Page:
However, the Swiss feed and food additives trading platform anticipates that the second half of 2020 may see lower than usual trade levels in vitamins, given the ongoing fallout from the COVID-19 pandemic, bottlenecks at livestock processing facilities and new African Swine Fever (ASF) cases in Europe.
While some end-users of feed additives, such as premix companies, report stable demand, other buyers have decreased their typical raw material procurement levels by around 30%, said Kemiex.
“Purchasing managers remain in a conservative or wait-and-see mode despite favorable price levels, albeit closing first contracts for 2021. Inventories outside China appear sufficient to cover them into Q4, it seems inventories in China are building too as the global marketplace remains satisfied – for the moment,” said Stefan Schmidinger, partner, Kemiex.
The Kemiex Vitamins Index, therefore, continues its slightly negative momentum amid such adequate supply and inventories, as well as the mixed demand outlook.
Vitamin price trends
Looking at developments around vitamin C pricing, a mono producer is said to have stopped offering this week creating some spot market opportunities within Europe. “While there is some temporary upward price pressure, we do not expect Q2 price levels again anytime soon,” Schmidinger told us.
Kemiex noted that global vitamin E prices have recently showed soft negative momentum, shifting down to levels of US$7.20-7.80, while some Chinese sellers insist on reference prices +20% higher. The market is expecting an update in November on Yimante, the 75/25 joint venture of DSM and Nenter, which is reportedly set to start producing again in late Q4 2020 or Q1 2021.
The vitamin Bs sector is marked by ample supply and subdued demand, they added.
As regards Vitamin B6, the data intelligence team said Shandong, China headquartered, Xinfa Pharmaceutical, has passed an environmental compliance test for its new US$34m project that is set to produce 1,500 tons of vitamin B6 and 2,000 tons of Vitamin D3 a year, as well as significant quantities of trisodium phosphate and sodium chloride.
Contrary to its vitamin price tracker, the Kemiex Amino Acids Index rebounded softly in September.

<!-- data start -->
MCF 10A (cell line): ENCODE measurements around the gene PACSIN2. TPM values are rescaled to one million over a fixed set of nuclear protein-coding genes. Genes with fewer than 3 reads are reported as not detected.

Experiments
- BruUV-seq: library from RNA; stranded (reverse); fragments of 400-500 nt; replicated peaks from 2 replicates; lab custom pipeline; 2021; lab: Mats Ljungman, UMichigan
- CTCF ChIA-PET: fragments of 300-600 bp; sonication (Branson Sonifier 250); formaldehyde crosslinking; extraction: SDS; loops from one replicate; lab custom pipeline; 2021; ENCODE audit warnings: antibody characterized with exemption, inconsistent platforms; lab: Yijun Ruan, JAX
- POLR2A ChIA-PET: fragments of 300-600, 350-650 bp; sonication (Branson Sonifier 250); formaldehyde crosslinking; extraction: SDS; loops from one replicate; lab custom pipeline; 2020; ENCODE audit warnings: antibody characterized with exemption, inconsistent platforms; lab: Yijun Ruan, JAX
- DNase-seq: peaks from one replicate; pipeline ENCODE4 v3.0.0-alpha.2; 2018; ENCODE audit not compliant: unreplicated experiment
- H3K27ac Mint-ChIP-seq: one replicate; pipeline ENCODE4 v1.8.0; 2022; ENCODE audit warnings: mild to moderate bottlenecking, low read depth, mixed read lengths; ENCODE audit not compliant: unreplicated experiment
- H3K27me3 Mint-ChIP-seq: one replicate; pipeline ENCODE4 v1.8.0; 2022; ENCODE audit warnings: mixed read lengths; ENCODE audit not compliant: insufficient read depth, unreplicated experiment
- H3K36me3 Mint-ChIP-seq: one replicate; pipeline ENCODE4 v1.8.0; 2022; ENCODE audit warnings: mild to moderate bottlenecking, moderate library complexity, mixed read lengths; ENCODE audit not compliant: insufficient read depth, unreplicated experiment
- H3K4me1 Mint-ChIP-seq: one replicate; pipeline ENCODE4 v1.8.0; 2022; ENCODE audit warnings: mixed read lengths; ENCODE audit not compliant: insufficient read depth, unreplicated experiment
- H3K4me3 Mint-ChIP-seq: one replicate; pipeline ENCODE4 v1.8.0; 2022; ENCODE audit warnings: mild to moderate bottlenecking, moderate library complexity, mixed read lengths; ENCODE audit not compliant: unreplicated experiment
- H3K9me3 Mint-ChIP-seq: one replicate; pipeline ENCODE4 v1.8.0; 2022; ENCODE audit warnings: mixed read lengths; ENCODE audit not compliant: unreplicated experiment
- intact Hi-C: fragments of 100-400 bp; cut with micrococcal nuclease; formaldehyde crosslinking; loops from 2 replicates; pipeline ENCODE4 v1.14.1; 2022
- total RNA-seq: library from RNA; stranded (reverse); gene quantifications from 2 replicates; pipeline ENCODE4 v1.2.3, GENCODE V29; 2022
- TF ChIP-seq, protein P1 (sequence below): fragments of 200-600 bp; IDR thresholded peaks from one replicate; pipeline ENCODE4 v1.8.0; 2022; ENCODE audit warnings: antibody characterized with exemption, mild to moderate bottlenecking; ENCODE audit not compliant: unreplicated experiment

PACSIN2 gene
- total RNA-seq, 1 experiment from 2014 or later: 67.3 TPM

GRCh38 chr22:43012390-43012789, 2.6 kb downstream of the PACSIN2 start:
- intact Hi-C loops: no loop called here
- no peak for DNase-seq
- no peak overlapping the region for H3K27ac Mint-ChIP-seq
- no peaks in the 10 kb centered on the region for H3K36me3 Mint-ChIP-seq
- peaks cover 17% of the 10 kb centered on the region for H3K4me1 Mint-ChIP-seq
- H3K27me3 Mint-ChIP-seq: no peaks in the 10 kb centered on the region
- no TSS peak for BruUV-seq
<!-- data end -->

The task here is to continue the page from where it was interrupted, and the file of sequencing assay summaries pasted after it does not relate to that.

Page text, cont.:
“It seems that some compound feed companies are looking to increase the level of feed additives in their formulations as they are also confronted with higher raw material costs for soybean meal and other raw material. Looking at the latest USDA WASDE report, global ending stocks for corn and soy are estimated to come in lower, adding upside risks to prices.”
Some Chinese amino acid manufacturers are facing continued cost pressure for starting materials like corn - Dalian corn futures rose +9% month on month (MoM) and +17% over two months, said the team.
Round-up of methionine developments
There have been several developments around the essential amino acid, methionine, beyond the news that the Chinese authorities have terminated their anti-dumping investigation, with no consequences, and that Evonik is set to consolidate its DL-Methionine production into three regional hubs, globally.
Kemiex reports that the European Commission recently authorized the use of L-Methionine produced by Corynebacterium glutamicum KCCM 80184 and Escherichia coli KCCM 80096 in use by CJ CheilJedang as a feed additive for all animal species.
That Swiss team has also tracked methionine capacity projects elsewhere, revealing that China’s NHU is has put 100,000 tons per annum in trial production, while another 150,000 t/a are in the construction and design phase.
Moreover, Kemiex said a new market entrant from Sichuan, which had delayed trial production amid severe flooding, now looks set to resume. “It is expected to bring additional methionine capacity of between 60-100,000 t/a by the end of 2020; exports are set to get underway from mid-2021, if the company delivers on its promise."